Roland Garros: Tsonga d. Federer

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Three quick thoughts on Jo-Wilfried Tsonga's surprisingly straightforward three-set win over Roger Federer in the French Open quarterfinals (for more on the 7-5, 6-3, 6-3 win, including quotes from the players, click here):

1. Roger's rough start caught up with him this time. Apologies to Fabrice Santoro, but it's Federer who tennis fans really should be calling "The Magician." Not just for his array of shots, trick and otherwise, but for his ability to escape from seemingly perilous positions. As my colleague Steve Tignor noted on Twitter during the match, Federer had won five of the last nine times he'd trailed two sets to love, and in the previous round had just rallied from two-sets-to-one down to beat Tsonga's countryman, Gilles Simon.

But while Federer can still be expected to find his form in time against the Simon's and Julien Benneteau's of the world, a comeback of similar proportion against the elite class is becoming too tough an ask. This is the third straight Grand Slam tournament in which Federer hasn't been able to dig his way out of an early hole—Tomas Berdych and Andy Murray both took early leads and eventually the match at the most recent U.S. and Australian Opens, respectively. Long known as one of the sport's top front-runners, Federer is proving that in both victory and, lately, defeat.

2. Tsonga did what Kuznetsova couldn't. Of the top four seeds, Federer surely drew the toughest quarterfinalist in the erratic but brilliant Tsonga. You could describe Svetlana Kuznetsova, who pushed Serena Williams to three sets earlier today, in kind. But while Kuznetsova, who like Tsonga moves well on clay and can hit through the slow surface, was unable to sustain the requisite level of play needed to pull off the upset, Tsonga did not give Federer any look at getting back into this match in its latter stages.

Winning the first set from a break down surely gave Tsonga a well-timed confidence boost, which helped him surge through the second set. But it was the third, where the score was close even if the play wasn't as balanced, where Tsonga needed to assert himself one final time. He did that, continuing his aggressive tennis that Federer struggled to handle, and I never thought during the third set that the Swiss would be able to mount a massive comeback—though if Tsonga lost the set, I might have reconsidered. Considering what happened to Tsonga last year at Roland Garros, at this very stage of the tournament, and the pressure he faces from the Parisian fans, this was a very impressive showing, and it speaks well for his chances going forward.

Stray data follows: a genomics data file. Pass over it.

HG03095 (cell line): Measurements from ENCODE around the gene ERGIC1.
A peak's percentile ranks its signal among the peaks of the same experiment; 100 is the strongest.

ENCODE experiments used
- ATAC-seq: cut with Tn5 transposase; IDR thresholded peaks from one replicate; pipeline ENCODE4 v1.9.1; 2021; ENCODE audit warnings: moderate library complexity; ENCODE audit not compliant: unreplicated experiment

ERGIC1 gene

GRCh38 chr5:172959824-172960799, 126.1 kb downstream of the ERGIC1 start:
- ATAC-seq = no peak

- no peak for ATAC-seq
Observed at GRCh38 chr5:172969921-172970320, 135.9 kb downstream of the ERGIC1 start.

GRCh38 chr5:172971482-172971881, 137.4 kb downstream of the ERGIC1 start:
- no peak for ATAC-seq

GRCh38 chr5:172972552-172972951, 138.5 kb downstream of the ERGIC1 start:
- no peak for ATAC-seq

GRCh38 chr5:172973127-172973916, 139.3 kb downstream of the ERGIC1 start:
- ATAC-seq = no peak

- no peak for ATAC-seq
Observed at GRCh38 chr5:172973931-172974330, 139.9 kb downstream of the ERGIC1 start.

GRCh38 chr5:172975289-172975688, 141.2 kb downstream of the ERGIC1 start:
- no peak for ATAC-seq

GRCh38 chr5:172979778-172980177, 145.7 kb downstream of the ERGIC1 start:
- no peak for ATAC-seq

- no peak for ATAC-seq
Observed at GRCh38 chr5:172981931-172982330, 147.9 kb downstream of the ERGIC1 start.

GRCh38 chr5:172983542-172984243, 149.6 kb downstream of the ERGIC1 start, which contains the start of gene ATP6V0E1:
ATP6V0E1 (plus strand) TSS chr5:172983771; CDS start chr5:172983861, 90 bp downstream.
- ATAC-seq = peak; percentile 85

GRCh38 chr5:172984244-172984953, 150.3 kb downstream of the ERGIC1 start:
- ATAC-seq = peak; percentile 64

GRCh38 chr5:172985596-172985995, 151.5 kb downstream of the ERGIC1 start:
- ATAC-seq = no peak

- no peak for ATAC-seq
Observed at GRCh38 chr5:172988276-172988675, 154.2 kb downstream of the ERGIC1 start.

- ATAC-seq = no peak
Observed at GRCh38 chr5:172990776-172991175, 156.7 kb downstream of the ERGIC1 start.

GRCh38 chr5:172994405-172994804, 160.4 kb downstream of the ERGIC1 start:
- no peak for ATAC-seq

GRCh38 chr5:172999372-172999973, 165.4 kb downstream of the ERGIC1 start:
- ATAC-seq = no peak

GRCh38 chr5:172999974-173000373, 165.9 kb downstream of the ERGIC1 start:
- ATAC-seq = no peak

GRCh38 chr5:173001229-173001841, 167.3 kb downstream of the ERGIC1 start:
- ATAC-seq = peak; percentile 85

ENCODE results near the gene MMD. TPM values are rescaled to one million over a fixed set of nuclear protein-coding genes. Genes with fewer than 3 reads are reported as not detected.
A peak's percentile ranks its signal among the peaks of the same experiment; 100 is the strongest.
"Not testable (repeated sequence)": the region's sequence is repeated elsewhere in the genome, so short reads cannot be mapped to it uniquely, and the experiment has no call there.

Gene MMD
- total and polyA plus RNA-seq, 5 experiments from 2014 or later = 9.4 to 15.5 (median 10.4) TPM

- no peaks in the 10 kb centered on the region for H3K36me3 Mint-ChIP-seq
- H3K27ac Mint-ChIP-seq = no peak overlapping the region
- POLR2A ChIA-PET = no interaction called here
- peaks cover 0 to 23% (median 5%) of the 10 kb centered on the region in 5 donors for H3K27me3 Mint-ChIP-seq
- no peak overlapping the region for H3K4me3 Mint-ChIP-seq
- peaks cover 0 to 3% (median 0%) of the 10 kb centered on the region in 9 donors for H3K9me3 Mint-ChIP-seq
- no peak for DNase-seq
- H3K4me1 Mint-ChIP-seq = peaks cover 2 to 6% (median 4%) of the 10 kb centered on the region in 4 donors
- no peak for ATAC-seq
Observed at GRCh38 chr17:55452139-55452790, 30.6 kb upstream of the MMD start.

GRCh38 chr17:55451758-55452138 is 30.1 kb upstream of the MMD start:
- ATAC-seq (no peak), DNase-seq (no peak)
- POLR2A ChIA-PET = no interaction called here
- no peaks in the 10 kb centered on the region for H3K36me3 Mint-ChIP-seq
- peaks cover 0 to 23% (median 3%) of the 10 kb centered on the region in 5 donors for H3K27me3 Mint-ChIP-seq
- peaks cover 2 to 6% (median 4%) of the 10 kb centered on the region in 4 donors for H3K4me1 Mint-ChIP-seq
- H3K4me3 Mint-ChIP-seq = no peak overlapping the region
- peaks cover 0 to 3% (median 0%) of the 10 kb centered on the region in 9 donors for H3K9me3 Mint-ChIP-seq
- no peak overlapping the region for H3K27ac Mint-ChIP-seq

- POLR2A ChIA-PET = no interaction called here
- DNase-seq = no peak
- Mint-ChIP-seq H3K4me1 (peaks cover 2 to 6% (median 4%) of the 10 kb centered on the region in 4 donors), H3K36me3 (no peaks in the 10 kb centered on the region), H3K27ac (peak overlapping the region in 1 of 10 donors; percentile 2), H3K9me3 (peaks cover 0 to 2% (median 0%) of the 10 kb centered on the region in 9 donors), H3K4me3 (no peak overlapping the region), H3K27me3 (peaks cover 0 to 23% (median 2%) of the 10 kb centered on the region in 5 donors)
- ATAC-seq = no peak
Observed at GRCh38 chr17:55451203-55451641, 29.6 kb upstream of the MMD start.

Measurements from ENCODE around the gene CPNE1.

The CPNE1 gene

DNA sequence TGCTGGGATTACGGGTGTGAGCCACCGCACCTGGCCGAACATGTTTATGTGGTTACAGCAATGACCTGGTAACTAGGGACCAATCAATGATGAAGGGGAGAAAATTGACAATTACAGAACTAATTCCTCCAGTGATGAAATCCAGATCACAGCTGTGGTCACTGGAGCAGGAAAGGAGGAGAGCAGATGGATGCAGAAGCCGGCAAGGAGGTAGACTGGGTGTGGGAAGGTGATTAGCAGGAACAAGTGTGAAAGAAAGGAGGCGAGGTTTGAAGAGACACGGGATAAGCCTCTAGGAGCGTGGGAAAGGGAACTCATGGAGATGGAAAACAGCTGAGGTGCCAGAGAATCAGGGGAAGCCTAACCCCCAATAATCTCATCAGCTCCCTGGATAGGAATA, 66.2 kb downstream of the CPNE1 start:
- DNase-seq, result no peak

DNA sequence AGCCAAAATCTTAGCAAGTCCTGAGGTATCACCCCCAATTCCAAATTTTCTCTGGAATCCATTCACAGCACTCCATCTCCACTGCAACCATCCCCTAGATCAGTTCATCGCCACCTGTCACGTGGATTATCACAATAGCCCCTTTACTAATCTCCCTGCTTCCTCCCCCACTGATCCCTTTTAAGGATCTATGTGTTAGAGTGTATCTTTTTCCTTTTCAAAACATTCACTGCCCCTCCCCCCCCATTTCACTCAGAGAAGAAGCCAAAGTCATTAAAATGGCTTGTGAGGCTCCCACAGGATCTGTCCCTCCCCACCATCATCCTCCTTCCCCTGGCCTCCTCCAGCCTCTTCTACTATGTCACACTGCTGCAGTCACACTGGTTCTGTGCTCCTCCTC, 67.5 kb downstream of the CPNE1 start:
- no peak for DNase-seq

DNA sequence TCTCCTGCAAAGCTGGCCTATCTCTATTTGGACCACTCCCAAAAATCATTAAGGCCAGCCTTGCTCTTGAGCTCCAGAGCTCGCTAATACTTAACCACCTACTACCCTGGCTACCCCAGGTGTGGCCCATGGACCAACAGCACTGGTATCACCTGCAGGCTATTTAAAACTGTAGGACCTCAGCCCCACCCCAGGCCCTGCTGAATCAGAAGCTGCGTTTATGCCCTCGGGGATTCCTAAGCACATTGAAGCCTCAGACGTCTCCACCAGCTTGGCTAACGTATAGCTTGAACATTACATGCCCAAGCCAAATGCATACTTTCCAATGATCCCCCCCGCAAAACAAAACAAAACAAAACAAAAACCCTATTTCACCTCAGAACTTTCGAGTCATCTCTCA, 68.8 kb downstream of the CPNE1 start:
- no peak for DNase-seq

3. Jo, you've never had a better chance. Tsonga said before this match that he needed to be capable of beating two of tennis' Big 4 at the same event. He will probably need to do so if he's to become the first Frenchman since 1983 to win Roland Garros, but he has a much better opportunity because he won't have to accomplish the feat in back-to-back matches. He'll face Ferrer, who will almost surely test Tsonga more than he was today, for a spot in the final.

I have no doubt that Tsonga, who with coach Roger Rasheed seems more motivated, grounded, and prepared than ever, won't take the Spaniard lightly. Neither should we. Although many people are calling a potential Novak Djokovic-Rafael Nadal semifinal the de facto final, and others called this match a de facto semifinal, Ferrer is 2-1 against Tsonga, having scored wins both on clay and in France. It's a close call, but that's something I couldn't say if Tsonga was going to be facing Rafa or Nole in the final four.

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